ST. PETERSBURG – She dumps the half dozen newspapers on her desk that she reads over the weekend. Joshing friends call her a bag lady, she says, because she is always carrying around a purse, a lunch sack and a workbag with papers spilling out.
She usually works with her back to the door so she can signal – without being impolite – that she doesn’t want to be distracted, and with only a half hour before the important daily meeting she reads another newspaper – the day’s Tampa Bay Times.
Sherri Day, 38, a Times editorial writer, knows what is happening around the area and the country. She has to. She is a voice for a newspaper that is the largest daily in Florida and winner of 10 Pulitzer Prizes. Her job is to influence decision makers and public opinion.
“The bottom line is that we’re trying to influence people, and you have to decide who you’re writing to,” said Day.
At precisely 9:30 a.m. the editorial board members shuffle into a room overlooking the atrium at the Times building at 490 First Ave. S and take seats around a big table.
They are all veterans. Tim Nickens, the editor of editorials, covered state government and politics for the Times and Miami Herald. His deputy, Joni James, another former state capital veteran, once worked for the Herald and Wall Street Journal. Columnist Daniel Ruth came from the Tampa Tribune and Chicago Sun-Times. Jim Verhulst, editor of the Sunday “Perspective” section, has held key jobs at the paper since arriving from the Concord (N.H.) Monitor in 1987.
In 2013, Nickens and Ruth won a Pulitzer Prize for a series of editorials that helped reverse the county’s decision to end fluoridation of drinking water.
During the meeting, the editorial board kicks around the news of the day and week and decides what to editorialize on. Everyone gets a chance to say what they think is significant. Topics range from nuclear power plants to government officials.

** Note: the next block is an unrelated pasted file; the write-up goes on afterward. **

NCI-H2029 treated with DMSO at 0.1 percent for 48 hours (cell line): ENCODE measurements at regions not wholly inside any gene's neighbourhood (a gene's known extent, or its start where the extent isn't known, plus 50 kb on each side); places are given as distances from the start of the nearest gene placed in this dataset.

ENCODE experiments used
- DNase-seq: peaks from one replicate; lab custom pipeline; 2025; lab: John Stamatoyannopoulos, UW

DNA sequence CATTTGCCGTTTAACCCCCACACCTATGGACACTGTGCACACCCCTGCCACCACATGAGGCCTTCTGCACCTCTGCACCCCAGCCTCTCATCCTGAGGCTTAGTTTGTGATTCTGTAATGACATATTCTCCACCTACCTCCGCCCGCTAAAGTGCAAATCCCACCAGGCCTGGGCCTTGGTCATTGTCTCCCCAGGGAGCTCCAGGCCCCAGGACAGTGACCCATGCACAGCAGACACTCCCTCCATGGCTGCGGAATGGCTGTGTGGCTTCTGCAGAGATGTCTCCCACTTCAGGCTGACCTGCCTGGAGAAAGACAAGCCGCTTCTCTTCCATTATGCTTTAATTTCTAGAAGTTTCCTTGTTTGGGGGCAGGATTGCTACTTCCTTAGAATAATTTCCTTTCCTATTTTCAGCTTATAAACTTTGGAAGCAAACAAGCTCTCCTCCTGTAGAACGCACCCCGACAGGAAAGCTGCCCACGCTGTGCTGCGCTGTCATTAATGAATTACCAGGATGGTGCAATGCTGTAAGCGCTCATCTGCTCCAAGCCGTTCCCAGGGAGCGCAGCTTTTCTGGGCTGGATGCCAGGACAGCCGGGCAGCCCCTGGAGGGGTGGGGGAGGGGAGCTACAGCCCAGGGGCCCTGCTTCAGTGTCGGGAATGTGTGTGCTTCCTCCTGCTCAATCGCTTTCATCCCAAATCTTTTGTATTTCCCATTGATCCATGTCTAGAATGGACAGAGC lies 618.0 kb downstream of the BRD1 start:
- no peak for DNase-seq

The relaxed meeting has lots of reflection, lots of laughter. Later in the day, the board sometimes meets with politicians, government officials and business leaders.
“I expect everyone to be prepared for the (daily) meeting,” said Nickens, “by reading the local morning papers and the national news in the Washington Post and New York Times.”
After the board meeting, Day returns to her office and catches up on emails and phone messages while she waits to find out what Nickens wants her to write about for the day. Day said that she and Nickens discuss the direction of the editorial and what explicitly needs to be conveyed before she begins to write.
“I usually like to have a call to action,” said Nickens.
Day’s call to action on this day was to the Tallahassee Police Department and Florida State University’s new president, John Thrasher, concerning the possible criminal behavior of some FSU football players. She begins by researching what the board has written on the issue in the past to ensure that its voice is consistent.
Within an hour, Day has most of her editorial finished. She makes her job look easy. Nickens will edit the editorial and decide what day it will run.
Unlike most writers at the paper, Day writes her editorial in longhand before she types one word on her computer.
“There is something about pushing a pen on paper that helps my brain work in a way that staring at a blank computer screen doesn’t,” she said. “The physical act of writing longhand makes me do the work. It’s old school. But it’s my process, and it works for me.”